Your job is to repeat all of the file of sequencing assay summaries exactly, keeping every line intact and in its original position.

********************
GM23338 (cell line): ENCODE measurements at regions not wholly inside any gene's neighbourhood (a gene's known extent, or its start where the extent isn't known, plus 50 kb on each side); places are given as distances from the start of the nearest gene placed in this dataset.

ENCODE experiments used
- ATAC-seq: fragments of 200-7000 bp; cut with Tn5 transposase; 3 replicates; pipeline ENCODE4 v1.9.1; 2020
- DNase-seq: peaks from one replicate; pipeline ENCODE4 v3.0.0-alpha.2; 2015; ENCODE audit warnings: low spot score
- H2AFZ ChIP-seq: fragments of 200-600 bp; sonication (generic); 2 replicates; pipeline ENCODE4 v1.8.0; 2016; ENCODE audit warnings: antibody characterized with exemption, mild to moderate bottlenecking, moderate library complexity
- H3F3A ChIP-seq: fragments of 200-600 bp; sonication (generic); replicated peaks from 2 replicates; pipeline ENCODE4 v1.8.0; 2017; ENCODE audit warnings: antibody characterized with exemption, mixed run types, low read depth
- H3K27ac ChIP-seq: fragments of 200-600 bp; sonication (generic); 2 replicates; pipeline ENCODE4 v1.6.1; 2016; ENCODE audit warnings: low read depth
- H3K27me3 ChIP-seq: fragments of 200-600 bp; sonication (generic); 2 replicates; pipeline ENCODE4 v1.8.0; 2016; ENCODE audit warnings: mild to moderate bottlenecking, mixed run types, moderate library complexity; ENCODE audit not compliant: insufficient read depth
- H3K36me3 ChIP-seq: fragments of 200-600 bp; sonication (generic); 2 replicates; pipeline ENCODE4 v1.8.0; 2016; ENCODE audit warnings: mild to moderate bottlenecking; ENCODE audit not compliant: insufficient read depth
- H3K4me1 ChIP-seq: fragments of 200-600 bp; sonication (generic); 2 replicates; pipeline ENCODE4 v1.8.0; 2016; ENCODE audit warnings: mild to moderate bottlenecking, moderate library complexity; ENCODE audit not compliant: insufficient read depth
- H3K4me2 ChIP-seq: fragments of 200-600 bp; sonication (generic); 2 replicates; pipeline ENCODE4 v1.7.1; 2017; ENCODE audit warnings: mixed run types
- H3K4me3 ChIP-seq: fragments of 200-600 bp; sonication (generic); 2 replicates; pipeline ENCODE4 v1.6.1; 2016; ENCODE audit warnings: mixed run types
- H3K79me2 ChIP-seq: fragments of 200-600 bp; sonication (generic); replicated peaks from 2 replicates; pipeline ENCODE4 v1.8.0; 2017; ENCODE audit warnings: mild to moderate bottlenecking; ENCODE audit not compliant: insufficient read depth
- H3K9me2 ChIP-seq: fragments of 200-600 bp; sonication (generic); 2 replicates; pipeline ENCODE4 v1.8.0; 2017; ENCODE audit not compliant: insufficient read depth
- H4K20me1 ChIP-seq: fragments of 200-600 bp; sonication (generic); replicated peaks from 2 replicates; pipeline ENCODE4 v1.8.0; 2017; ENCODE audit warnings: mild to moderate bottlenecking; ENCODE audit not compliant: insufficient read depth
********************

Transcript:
GM23338 (cell line): ENCODE measurements at regions not wholly inside any gene's neighbourhood (a gene's known extent, or its start where the extent isn't known, plus 50 kb on each side); places are given as distances from the start of the nearest gene placed in this dataset.

ENCODE experiments used
- ATAC-seq: fragments of 200-7000 bp; cut with Tn5 transposase; 3 replicates; pipeline ENCODE4 v1.9.1; 2020
- DNase-seq: peaks from one replicate; pipeline ENCODE4 v3.0.0-alpha.2; 2015; ENCODE audit warnings: low spot score
- H2AFZ ChIP-seq: fragments of 200-600 bp; sonication (generic); 2 replicates; pipeline ENCODE4 v1.8.0; 2016; ENCODE audit warnings: antibody characterized with exemption, mild to moderate bottlenecking, moderate library complexity
- H3F3A ChIP-seq: fragments of 200-600 bp; sonication (generic); replicated peaks from 2 replicates; pipeline ENCODE4 v1.8.0; 2017; ENCODE audit warnings: antibody characterized with exemption, mixed run types, low read depth
- H3K27ac ChIP-seq: fragments of 200-600 bp; sonication (generic); 2 replicates; pipeline ENCODE4 v1.6.1; 2016; ENCODE audit warnings: low read depth
- H3K27me3 ChIP-seq: fragments of 200-600 bp; sonication (generic); 2 replicates; pipeline ENCODE4 v1.8.0; 2016; ENCODE audit warnings: mild to moderate bottlenecking, mixed run types, moderate library complexity; ENCODE audit not compliant: insufficient read depth
- H3K36me3 ChIP-seq: fragments of 200-600 bp; sonication (generic); 2 replicates; pipeline ENCODE4 v1.8.0; 2016; ENCODE audit warnings: mild to moderate bottlenecking; ENCODE audit not compliant: insufficient read depth
- H3K4me1 ChIP-seq: fragments of 200-600 bp; sonication (generic); 2 replicates; pipeline ENCODE4 v1.8.0; 2016; ENCODE audit warnings: mild to moderate bottlenecking, moderate library complexity; ENCODE audit not compliant: insufficient read depth
- H3K4me2 ChIP-seq: fragments of 200-600 bp; sonication (generic); 2 replicates; pipeline ENCODE4 v1.7.1; 2017; ENCODE audit warnings: mixed run types
- H3K4me3 ChIP-seq: fragments of 200-600 bp; sonication (generic); 2 replicates; pipeline ENCODE4 v1.6.1; 2016; ENCODE audit warnings: mixed run types
- H3K79me2 ChIP-seq: fragments of 200-600 bp; sonication (generic); replicated peaks from 2 replicates; pipeline ENCODE4 v1.8.0; 2017; ENCODE audit warnings: mild to moderate bottlenecking; ENCODE audit not compliant: insufficient read depth
- H3K9me2 ChIP-seq: fragments of 200-600 bp; sonication (generic); 2 replicates; pipeline ENCODE4 v1.8.0; 2017; ENCODE audit not compliant: insufficient read depth
- H4K20me1 ChIP-seq: fragments of 200-600 bp; sonication (generic); replicated peaks from 2 replicates; pipeline ENCODE4 v1.8.0; 2017; ENCODE audit warnings: mild to moderate bottlenecking; ENCODE audit not compliant: insufficient read depth